Adjusting the contrast National and cultural identity, ethnicity and difference have always been major themes within the national psyche. People are witnessing the rise and visibility of far-right politics and counter-movements in the UK and USA. Simultaneously, there is an urgent need to defend the role of public service media. This book emerges at a time when these shifts and conjunctures that impact on and shape how 'race' and racial difference are perceived. They are coinciding with rapidly changing media contexts and environments and the kinds of racial representations that are constructed within public service broadcasting (PSB), specifically the BBC and Channel 4. The book explores a range of texts and practices that address the ongoing phenomenon of race and its relationship to television. Policies and the management of race; transnationalism and racial diversity; historical questions of representation; the myth of a multicultural England are also explored. It interrogates three television primarily created by women, written by women, feature women in most of the lead roles, and forcefully reassert the place of women in British history. The book contributes to the range of debates around television drama and black representation, examining BBC's Shoot the Messenger and Top Boy. Finally, it explores some of the history that led to the belated breakthrough of Black and Asian British comedy. The book also looks at the production of jokes about race and colour prior to the 1980s and 1990s, and questioning what these jokes tell us about British multiculturalism in this period.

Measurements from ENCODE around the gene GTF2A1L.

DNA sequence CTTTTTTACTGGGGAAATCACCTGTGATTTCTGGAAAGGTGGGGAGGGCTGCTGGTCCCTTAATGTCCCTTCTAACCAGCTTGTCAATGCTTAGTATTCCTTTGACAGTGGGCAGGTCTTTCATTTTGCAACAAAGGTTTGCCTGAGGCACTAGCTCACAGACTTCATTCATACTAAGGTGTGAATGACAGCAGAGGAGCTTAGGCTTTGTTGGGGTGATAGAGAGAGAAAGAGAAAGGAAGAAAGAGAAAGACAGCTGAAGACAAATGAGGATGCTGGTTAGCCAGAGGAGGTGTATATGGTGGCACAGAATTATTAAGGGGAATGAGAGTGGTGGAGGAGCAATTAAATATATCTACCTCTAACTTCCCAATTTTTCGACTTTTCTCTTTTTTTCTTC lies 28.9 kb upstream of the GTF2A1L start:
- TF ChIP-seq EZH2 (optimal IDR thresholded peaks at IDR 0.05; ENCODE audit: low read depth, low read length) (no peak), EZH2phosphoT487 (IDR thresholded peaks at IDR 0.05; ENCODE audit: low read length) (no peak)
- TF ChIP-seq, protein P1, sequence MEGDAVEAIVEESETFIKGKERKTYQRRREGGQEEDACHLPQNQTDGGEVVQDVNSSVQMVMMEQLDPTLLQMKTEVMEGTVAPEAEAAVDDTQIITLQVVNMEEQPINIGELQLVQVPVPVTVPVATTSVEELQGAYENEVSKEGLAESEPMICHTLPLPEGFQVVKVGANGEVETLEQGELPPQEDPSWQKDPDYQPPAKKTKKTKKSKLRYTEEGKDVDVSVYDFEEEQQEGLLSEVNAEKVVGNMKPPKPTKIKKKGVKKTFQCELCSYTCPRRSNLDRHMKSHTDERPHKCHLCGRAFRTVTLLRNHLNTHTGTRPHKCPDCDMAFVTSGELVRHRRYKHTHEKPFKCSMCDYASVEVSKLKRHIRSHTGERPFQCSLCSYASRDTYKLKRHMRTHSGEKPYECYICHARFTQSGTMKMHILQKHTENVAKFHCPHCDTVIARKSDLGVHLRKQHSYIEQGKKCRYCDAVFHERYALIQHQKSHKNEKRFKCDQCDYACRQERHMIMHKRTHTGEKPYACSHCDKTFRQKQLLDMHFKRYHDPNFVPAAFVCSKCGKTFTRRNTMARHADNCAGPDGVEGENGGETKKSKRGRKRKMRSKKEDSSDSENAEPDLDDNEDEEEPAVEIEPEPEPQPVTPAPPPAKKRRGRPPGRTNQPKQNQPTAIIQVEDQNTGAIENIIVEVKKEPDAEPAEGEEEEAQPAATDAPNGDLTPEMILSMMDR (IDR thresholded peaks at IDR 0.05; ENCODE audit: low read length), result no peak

Confronting racial diversity
Alice Garner
Diane Kirkby